Former Illinoisan destined for role on 'Millionaire Matchmaker'
Springfield native Chelsea Autumn, a cast member on the Bravo reality TV program “The Millionaire Matchmaker,” got her start at matchmaking in third grade at Butler Elementary School when she paired up her mother and future step-dad.
“I said to my best friend, Jasmine, ‘Wouldn’t it be cool if we were sisters?’” recalls Chelsea, the show’s “vice president of matching” who helps series star Patti Stanger play cupid to millionaires and the women who want to date them.
“Chelsea and I went to an open house at the school. Chelsea and Jasmine were walking through the halls holding hands, and I was following behind,” says Chelsea’s mom, Carley Mattimore, a Springfield child and family therapist. Also following behind was Jasmine’s dad, John Malan.
The meeting that night of the two single parents was followed by a wedding and a blended family of her two girls, his two girls and one girl of their own.
Like a romantic relationship, Chelsea’s route from Central time to primetime took a few turns.
Chelsea was 4 and her sister, Sherah, was 1 when their father, Russell Mattimore, was killed in a car accident. The family of three moved to Springfield from Macomb when Chelsea was in second grade.
After graduating from Springfield High School and earning a bachelor’s degree in psychology from Western Illinois University in Macomb, the future TV star had one goal: “I always knew I wanted to live in California.”
So Chelsea (who then went by the surname Mattimore-Knudson; Autumn is her middle name) found a couple of Los Angeles roommates on the online community Craigslist and took off for the West Coast.
“I packed her Sebring convertible to drop her off at this apartment with people she never met. There was this walk between supporting her and having faith in her and making sure she was OK,” Mattimore said.
Chelsea, a fitness buff and healthy eater, got a job as a receptionist at a gym making $8.75 an hour. Seeking more rewarding employment, she posted her resume on Craigslist. Stanger — a third-generation matchmaker who runs an elite dating service called Millionaire’s Club — responded by e-mail, asking Chelsea how fast she could type. Chelsea began working for Stanger the next day.
That was seven years ago.
“The Millionaire Matchmaker,” which documents the love matches put together by the blunt, no-nonsense Stanger and her staff, will conclude its second season this week (9 p.m. Thursday on Bravo, Comcast Channel 35).
On Thursday nights, the Mattimore-Malan clan gathers around the TV to watch.
“We all scramble down to the basement,” Mattimore said. “We laugh, we chuckle, we text her during the show to ask, ‘What’s coming next?’ or ‘What’s the deal with that guy?’ We love when we see her personality shine. We watch for her laugh, the rolling of her eyes, her fierceness. We’re so proud of her.”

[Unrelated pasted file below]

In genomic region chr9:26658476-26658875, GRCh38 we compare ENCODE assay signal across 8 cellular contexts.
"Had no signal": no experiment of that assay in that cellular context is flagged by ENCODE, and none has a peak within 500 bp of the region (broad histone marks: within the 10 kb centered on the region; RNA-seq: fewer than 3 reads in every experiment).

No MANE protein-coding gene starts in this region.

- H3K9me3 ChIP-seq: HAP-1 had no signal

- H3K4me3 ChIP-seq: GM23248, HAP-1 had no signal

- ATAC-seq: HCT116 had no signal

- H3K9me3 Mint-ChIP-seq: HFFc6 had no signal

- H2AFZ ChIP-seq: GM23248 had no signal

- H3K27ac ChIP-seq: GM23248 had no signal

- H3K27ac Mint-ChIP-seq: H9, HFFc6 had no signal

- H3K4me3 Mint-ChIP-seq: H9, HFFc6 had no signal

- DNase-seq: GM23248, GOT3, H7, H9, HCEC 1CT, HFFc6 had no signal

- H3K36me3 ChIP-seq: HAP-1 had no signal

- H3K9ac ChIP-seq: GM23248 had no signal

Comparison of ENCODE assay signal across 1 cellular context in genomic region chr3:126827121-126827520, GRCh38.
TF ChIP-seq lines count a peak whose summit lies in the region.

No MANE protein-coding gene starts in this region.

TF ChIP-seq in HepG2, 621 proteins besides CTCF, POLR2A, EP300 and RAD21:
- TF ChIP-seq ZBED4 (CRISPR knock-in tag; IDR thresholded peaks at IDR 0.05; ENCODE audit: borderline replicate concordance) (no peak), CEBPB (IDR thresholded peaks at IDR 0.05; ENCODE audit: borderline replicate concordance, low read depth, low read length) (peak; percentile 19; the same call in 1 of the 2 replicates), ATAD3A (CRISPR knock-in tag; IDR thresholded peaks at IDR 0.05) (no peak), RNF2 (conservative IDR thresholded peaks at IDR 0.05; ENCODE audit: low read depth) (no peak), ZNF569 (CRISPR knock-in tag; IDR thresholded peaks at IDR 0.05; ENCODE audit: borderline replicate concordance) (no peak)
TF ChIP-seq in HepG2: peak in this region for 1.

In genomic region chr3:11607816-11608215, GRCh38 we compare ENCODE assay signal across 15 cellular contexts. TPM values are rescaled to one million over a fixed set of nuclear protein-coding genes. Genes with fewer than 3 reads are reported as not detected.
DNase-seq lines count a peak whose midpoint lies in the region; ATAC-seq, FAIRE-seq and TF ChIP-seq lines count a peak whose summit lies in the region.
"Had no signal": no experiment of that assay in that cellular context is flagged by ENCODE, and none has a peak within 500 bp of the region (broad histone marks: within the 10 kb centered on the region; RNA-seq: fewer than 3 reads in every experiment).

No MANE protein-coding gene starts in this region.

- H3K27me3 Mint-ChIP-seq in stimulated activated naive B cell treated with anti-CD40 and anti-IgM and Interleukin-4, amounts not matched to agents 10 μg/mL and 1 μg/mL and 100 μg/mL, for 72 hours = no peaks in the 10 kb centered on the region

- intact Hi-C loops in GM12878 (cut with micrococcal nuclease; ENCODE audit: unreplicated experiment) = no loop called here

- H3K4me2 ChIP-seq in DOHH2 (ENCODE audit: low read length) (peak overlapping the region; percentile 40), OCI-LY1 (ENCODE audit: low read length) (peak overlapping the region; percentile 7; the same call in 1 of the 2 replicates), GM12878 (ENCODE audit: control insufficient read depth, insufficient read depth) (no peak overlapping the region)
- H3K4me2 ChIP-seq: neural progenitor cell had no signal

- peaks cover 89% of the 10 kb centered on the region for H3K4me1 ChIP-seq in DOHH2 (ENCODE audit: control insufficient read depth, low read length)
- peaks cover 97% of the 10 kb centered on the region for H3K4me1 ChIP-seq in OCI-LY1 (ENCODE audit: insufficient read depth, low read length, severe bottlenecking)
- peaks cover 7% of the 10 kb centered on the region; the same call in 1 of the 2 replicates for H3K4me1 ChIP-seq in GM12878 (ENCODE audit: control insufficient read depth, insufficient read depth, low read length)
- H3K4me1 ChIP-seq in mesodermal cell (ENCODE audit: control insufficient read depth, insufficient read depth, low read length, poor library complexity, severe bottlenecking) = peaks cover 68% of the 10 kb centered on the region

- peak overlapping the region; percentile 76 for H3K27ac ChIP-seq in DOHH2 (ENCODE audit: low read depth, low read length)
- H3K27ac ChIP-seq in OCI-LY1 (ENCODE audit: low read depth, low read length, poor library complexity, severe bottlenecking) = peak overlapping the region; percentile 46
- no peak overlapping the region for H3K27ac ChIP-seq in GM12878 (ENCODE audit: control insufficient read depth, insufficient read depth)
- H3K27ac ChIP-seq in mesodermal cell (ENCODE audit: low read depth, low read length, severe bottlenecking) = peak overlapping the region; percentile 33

Adds Mattimore: “Watching her on TV makes it seem like she’s closer to me.”
This season’s episodes were filmed last June through September. Taping for Season 3 will begin in late summer. During production, Chelsea shows up in the office five days a week, but otherwise works with the firm’s clients mostly from home with help from a laptop and BlackBerry.
Not surprisingly, she’s often asked for dating advice.
“People over-analyze way too much and focus on the end result. I tell them, ‘All you’re doing is going to dinner. Even if it doesn’t work out for you, he may have a friend.’”
Chelsea, 28 and single, is allowed to date the millionaires she works with, but says she doesn’t want to “cross those boundaries.”
“Dating is hard in L.A., especially for someone in my job. I want someone with integrity, knows what he wants and goes after it. I’m looking for someone who wants to settle down and have a family. And someone who is tall. I’m 5’9” and wear heels.”
She describes her boss, Stanger, as a “big teddy bear with a huge heart. What makes me laugh is that people are terrified of her, yet love her at the same time. She’s like family to me.”
Stanger became a fan of Mattimore’s vegan chocolate-chip cookies after Chelsea shared them with her co-workers. When Stanger was to be a guest on the daytime talk show “The View,” she asked Mattimore to make enough of the whole-wheat cookies — known as “Carley’s Cookies” — to give to Barbara Walters, Whoopi Goldberg and the other stars of that show. Mattimore sent a box of the goodies to New York, and they were presented to the hosts.
Chelsea’s job involves lots of traveling to see clients. In off-hours, she likes running on the beach near her L.A. home, reading and watching movies. A Scorpio, she studies astrology and hopes to become an astrology counselor.
She is a volunteer at a children’s charity, Hollygrove, where she spends one-on-one time with 6-to-12-year olds and is starting a program to match them with adult mentors.
Chelsea returns to Springfield two or three times a year, and her family members go to L.A. when they can. Her step-dad, Malan, is planning a trip next month.
“The big thing for me is how she made this happen,” said Malan, who works with computers.
“She went out to L.A. not knowing anyone, found a place to live, found a job and then got the job with Patti. Chelsea is strong. When she knows what she wants, she makes it happen. That’s the part I like best — she just went and did it.”
Mattimore describes her daughter as “very intuitive, has a kind heart, is good at organizing, is direct and can read people well. She can size you up immediately. Chelsea has a strong personality. She walks into a room and she carries that room.”
Kathryn Rem can be reached at firstname.lastname@example.org.